Dealing with the needs and objectives of major shareholders, including where there are competing bidders, has resulted in a variety of imaginative and, in some cases, complex change of control structures being employed to get transactions over the line.
Structures have previously been implemented to facilitate a variety of different imperatives, such as:
- neutralising a significant hostile shareholder who may be a competing bidder (for example, Huon Aquaculture);
- providing an optimal exit structure for the exit of an existing major shareholder (for example, Carsome Group’s takeover of iCar, Coca-Cola European Partners’ takeover of Coca-Cola Amatil); and
- allowing management or major shareholders to rollover and maintain their investment to take the business forward in an unlisted vehicle (for example, Village Roadshow).
These bespoke takeover structures or features are becoming increasingly accepted by the market and regulators as a result, even though they are mainly seen on larger transactions due to their complexity. Bidder funding requirements can also influence the extent to which they may be available as a tool.
Historically, when faced with a significant hostile shareholder who could block a scheme proposal, one solution was to make a takeover bid with a 50.1% minimum acceptance condition, which might evolve into a scheme or other structure at a later point in the transaction when the major shareholder ‘flipped’.
Other common structures have included ‘stub equity’ structures designed to allow major shareholders and management of the target to roll their shareholdings into the bid vehicles, but where all shareholders are offered the opportunity to do so in order to avoid class creation issues.
More recently, bidders have been prepared to go to the additional expense and complexity of proposing alternative or parallel structures upfront.
These parallel structures typically involve proposing the bidder’s preferred structure as Option A, alongside an alternative Option B structure which has a higher likelihood of proceeding due to:
- lower acceptance/approval requirements (for example, a takeover offer with a 50.1% minimum acceptance condition, or an asset sale and return of capital); or
- the ability for the major shareholder to vote (as they are only treated differently under Option A but not under Option B).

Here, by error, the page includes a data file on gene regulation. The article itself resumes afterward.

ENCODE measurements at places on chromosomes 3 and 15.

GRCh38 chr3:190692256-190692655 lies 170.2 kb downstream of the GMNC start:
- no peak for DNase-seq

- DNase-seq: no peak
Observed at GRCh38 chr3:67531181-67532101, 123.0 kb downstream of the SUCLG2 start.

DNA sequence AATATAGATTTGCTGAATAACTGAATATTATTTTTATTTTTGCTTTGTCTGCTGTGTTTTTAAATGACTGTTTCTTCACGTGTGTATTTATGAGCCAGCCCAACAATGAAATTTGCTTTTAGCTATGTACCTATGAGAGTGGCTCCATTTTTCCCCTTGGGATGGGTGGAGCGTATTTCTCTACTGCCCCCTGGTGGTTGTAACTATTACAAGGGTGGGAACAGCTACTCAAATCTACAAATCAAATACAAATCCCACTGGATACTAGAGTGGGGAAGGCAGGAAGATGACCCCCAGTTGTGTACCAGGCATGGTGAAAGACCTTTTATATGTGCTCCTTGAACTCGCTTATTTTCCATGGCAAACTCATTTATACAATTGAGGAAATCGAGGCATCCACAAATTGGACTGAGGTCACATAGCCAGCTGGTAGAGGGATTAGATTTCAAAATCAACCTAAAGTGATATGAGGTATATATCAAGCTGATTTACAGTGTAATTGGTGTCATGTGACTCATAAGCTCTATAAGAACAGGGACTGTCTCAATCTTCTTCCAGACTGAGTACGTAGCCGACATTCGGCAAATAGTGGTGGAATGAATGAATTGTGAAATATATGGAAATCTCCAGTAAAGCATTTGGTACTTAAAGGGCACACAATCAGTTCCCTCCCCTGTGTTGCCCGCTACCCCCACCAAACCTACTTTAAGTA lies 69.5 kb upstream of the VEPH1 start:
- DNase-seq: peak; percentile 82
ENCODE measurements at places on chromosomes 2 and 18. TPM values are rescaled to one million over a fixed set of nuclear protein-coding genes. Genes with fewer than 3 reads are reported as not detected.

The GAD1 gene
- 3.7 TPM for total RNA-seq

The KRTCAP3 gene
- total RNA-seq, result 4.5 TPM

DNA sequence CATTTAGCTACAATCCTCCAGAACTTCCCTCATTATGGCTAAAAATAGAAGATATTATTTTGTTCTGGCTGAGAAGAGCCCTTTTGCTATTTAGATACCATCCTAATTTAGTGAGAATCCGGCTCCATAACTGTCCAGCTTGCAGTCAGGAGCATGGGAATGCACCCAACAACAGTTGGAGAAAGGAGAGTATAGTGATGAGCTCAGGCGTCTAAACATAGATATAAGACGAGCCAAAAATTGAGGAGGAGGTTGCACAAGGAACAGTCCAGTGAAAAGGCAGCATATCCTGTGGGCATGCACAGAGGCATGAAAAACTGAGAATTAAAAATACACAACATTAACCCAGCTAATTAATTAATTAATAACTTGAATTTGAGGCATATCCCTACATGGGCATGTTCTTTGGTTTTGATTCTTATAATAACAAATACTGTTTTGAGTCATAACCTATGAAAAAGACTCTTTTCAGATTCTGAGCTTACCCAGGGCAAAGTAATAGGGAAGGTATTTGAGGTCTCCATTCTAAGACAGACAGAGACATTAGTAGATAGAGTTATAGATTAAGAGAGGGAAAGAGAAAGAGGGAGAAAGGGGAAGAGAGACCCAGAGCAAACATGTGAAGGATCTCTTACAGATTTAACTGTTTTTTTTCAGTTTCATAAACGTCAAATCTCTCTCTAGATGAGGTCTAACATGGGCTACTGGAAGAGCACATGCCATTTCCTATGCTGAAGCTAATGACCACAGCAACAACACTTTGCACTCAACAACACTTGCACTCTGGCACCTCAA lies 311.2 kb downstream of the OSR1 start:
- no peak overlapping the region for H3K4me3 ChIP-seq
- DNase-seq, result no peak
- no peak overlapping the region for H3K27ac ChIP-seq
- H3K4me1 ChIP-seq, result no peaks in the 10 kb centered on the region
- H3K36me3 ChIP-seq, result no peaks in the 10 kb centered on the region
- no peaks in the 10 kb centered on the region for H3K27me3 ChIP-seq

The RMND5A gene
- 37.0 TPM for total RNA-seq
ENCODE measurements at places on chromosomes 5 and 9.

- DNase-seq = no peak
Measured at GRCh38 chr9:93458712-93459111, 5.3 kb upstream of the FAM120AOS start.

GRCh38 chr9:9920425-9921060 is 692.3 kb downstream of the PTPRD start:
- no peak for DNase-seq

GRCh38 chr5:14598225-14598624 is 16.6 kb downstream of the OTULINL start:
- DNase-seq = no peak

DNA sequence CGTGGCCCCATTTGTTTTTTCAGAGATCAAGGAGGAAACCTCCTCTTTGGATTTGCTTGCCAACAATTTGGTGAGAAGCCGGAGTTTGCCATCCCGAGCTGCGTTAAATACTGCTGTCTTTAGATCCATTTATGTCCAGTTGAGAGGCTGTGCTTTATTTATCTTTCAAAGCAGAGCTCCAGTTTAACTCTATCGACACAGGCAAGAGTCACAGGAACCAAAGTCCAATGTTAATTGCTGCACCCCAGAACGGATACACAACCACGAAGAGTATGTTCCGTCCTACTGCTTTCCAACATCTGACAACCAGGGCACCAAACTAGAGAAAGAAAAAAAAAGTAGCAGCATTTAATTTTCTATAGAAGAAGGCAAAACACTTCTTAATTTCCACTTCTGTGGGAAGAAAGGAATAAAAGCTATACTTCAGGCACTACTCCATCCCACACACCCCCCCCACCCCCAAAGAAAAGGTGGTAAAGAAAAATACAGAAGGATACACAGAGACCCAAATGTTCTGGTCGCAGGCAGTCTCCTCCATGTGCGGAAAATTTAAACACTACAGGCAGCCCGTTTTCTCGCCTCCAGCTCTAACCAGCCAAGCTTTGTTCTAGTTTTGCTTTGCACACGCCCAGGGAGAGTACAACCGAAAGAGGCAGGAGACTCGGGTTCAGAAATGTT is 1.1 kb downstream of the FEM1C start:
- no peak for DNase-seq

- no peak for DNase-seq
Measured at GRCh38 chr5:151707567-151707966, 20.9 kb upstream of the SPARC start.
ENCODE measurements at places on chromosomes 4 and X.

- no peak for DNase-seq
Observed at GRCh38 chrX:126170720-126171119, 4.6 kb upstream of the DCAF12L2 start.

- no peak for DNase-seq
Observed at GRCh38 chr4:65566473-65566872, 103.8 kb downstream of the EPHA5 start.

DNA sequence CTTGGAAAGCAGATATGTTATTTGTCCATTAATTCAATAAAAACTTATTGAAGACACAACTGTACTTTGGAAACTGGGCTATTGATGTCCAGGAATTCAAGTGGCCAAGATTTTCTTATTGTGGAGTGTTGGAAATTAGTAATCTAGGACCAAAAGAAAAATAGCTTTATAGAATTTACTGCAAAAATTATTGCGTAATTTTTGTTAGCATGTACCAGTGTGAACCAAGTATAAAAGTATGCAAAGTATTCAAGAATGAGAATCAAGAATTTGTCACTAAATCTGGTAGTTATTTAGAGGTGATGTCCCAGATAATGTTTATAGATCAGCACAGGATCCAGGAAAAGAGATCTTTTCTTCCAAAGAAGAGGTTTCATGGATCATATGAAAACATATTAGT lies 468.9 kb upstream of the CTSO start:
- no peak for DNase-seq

Shareholders are sometimes incentivised to approve the bidder’s preferred structure by incorporating a slightly higher price, but this is not always the case. Ultimately, the objective of the alternative structures is to encourage approval of the preferred structure on the basis that other shareholders are no worse off under it than the bidder’s less-preferred structure, which is likely to proceed in any event.
There remains some residual risk that the Option B structure is open to challenge on the basis that the major shareholder is associated with the bidder. However, the increasing acceptance of these types of structures by the courts and regulators has made such structures less doubtful.
Some examples of recent parallel structures have included:
- Huon Aquaculture’s acquisition by JBS – the major shareholder held approximately 50% and a competing bidder acquired approximately 20%, so three parallel structures were offered, all at the same price. This was partly to facilitate the major shareholder selling at a higher level than the listed entity level, but also to deal with the significant competing bidder.
- Village Roadshow acquisition by BGH Capital – where the principal held approximately 40% and wished to roll over their investment. Two alternative schemes were proposed with some ability for minority shareholders to rollover into the bid vehicle.
At the more complex end of the market, we expect to continue to see diverse and imaginative structures used (subject, of course, to ASIC, the courts and the Panel continuing to be comfortable with the particular features of each transaction).
This article first appeared in Corrs’ M&A 2023 Outlook. Find the full report here.
This publication is introductory in nature. Its content is current at the date of publication. It does not constitute legal advice and should not be relied upon as such. You should always obtain legal advice based on your specific circumstances before taking any action relating to matters covered by this publication. Some information may have been obtained from external sources, and we cannot guarantee the accuracy or currency of any such information.